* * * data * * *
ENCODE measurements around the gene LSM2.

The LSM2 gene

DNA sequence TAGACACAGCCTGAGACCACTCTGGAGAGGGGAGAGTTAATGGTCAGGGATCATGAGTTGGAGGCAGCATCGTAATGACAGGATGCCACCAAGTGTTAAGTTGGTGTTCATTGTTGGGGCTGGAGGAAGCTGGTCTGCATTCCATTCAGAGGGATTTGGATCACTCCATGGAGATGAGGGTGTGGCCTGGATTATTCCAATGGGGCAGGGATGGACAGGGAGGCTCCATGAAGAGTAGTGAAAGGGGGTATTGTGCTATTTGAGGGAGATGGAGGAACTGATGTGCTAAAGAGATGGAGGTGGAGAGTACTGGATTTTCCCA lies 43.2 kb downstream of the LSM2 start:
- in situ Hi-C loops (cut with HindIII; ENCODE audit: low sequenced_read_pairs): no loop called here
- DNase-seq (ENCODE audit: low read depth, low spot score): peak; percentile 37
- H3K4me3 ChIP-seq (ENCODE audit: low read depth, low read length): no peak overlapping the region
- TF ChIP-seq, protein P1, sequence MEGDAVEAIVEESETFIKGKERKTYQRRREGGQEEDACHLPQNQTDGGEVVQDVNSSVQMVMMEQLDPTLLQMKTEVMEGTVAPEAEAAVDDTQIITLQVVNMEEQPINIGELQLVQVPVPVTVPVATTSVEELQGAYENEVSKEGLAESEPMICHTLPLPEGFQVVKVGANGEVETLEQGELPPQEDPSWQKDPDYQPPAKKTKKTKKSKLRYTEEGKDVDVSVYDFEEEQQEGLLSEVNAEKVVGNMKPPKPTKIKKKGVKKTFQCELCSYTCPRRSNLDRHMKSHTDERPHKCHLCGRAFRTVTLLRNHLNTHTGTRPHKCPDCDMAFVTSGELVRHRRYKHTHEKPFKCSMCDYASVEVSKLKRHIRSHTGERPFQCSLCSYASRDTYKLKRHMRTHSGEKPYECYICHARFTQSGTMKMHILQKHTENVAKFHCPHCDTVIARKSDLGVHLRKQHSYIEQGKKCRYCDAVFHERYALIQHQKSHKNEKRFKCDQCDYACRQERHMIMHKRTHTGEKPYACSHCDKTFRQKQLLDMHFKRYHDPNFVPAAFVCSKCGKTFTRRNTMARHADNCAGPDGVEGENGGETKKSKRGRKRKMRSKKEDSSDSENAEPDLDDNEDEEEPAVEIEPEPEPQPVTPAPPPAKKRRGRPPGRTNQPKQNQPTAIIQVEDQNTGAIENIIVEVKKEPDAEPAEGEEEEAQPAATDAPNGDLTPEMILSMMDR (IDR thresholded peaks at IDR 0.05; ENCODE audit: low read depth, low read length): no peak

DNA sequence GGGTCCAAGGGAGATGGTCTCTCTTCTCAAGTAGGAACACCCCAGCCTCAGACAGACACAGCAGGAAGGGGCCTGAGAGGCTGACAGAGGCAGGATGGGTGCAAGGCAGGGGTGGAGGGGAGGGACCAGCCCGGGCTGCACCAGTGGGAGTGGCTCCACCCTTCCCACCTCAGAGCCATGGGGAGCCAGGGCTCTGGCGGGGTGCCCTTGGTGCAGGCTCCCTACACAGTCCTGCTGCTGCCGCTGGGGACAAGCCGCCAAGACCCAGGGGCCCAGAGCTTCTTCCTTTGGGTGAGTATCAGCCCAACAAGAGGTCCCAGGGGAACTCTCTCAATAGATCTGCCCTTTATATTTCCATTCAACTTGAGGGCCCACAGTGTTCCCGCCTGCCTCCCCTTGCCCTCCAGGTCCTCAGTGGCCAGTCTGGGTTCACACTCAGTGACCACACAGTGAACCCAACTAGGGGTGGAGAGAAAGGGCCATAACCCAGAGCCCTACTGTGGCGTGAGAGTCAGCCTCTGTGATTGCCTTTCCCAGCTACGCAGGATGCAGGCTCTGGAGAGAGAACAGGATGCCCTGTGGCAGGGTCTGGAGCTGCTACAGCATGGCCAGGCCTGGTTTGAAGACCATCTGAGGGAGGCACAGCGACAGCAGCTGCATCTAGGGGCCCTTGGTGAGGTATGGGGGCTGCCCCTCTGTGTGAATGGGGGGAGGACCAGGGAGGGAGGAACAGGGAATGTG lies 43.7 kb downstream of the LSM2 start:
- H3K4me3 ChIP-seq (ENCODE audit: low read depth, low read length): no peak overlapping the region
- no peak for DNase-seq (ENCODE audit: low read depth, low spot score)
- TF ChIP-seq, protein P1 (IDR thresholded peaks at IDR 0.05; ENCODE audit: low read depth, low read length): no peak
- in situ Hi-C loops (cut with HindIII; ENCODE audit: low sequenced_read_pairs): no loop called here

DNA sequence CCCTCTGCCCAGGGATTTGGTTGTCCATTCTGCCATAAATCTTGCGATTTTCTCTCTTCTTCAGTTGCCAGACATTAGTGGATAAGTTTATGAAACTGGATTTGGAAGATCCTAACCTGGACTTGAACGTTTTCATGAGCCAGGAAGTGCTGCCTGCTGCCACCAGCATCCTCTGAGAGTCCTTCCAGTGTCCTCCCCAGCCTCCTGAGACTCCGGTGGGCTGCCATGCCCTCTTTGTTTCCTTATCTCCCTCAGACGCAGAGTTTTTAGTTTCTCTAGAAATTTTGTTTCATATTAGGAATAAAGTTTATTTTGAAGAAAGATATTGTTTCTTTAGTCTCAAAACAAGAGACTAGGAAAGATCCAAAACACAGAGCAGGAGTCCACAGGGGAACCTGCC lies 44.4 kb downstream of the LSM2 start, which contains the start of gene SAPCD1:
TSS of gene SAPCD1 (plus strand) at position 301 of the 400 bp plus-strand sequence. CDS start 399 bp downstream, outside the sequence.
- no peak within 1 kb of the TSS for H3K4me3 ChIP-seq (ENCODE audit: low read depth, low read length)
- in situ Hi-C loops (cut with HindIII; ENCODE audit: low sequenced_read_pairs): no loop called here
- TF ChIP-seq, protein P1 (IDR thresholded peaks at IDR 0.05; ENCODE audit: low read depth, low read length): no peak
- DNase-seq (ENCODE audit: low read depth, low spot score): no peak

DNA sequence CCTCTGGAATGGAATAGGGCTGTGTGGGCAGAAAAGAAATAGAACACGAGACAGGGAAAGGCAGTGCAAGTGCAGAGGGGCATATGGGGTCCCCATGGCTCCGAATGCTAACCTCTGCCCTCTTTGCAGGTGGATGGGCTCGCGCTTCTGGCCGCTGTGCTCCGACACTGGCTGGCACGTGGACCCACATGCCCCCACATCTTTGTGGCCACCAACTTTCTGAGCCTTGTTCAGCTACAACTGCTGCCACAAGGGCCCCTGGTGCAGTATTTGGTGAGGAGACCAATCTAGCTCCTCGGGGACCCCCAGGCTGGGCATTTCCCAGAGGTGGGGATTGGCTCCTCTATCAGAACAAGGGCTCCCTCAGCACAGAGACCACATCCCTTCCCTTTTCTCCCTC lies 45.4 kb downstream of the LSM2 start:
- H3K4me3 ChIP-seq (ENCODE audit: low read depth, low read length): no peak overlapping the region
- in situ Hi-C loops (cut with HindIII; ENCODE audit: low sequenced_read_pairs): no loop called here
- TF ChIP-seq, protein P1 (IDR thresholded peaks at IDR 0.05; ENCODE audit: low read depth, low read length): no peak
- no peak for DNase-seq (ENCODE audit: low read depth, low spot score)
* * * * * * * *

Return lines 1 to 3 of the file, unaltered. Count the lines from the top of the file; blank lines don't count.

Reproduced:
ENCODE measurements around the gene LSM2.

The LSM2 gene

DNA sequence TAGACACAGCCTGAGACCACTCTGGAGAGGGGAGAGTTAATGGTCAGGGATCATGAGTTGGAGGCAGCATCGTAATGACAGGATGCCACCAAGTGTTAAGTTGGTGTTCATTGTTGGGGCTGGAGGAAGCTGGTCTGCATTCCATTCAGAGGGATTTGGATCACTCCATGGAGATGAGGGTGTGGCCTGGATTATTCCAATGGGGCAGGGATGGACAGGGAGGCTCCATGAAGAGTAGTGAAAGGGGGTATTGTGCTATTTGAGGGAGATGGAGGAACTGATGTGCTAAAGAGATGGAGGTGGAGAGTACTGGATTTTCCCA lies 43.2 kb downstream of the LSM2 start: